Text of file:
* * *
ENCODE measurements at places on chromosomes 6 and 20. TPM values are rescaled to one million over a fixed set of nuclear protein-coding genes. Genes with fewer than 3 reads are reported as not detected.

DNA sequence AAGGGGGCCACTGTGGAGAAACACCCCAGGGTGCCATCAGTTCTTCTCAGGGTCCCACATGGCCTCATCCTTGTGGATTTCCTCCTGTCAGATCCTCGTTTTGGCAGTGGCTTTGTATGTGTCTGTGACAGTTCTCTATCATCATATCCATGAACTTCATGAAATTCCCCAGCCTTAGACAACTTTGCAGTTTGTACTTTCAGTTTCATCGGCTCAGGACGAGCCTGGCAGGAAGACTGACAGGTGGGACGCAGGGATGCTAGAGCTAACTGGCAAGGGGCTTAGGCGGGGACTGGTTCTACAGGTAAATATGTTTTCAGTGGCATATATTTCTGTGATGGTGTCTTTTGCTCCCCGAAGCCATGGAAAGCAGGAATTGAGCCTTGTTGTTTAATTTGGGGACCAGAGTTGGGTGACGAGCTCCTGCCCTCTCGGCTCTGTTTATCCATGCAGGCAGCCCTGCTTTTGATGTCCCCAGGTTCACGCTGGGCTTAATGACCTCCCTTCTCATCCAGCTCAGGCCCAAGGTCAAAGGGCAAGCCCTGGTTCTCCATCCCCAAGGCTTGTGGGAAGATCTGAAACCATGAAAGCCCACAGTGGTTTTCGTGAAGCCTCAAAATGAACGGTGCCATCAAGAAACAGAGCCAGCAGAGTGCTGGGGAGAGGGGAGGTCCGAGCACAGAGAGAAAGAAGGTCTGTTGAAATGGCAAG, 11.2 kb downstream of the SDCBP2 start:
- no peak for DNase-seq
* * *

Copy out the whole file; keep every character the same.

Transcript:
ENCODE measurements at places on chromosomes 6 and 20. TPM values are rescaled to one million over a fixed set of nuclear protein-coding genes. Genes with fewer than 3 reads are reported as not detected.

DNA sequence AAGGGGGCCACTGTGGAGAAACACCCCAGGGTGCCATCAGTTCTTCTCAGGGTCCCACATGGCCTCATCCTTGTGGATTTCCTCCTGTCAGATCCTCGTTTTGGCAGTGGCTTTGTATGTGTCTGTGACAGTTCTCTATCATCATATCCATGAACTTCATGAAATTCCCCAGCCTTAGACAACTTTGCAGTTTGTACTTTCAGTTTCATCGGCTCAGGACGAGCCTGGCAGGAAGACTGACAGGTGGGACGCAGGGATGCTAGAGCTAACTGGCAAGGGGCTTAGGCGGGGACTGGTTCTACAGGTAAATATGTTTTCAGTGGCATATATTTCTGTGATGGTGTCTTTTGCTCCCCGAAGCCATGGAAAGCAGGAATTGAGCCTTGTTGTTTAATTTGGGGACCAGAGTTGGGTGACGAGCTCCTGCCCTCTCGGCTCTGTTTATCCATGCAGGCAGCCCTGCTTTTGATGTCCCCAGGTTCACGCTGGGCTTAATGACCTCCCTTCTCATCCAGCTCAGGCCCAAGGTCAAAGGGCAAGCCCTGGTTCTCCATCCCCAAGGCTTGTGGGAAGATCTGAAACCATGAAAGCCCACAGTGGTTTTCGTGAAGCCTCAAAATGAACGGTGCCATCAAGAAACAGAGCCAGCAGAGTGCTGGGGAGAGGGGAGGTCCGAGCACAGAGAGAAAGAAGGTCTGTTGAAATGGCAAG, 11.2 kb downstream of the SDCBP2 start:
- no peak for DNase-seq